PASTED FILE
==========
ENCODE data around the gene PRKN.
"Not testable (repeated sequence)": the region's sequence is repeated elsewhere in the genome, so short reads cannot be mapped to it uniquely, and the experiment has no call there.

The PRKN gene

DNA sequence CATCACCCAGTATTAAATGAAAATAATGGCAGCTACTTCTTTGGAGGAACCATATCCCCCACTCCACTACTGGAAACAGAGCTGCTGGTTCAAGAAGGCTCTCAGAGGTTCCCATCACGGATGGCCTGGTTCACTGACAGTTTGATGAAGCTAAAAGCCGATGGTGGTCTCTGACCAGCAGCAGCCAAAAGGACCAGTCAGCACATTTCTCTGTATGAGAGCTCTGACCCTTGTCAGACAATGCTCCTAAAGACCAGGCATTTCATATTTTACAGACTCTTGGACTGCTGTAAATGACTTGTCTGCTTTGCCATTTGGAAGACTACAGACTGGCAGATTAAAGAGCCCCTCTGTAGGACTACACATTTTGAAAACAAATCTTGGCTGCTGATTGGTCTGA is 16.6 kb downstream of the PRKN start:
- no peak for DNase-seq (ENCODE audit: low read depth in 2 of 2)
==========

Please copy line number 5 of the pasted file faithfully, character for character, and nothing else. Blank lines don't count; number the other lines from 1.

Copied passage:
- no peak for DNase-seq (ENCODE audit: low read depth in 2 of 2)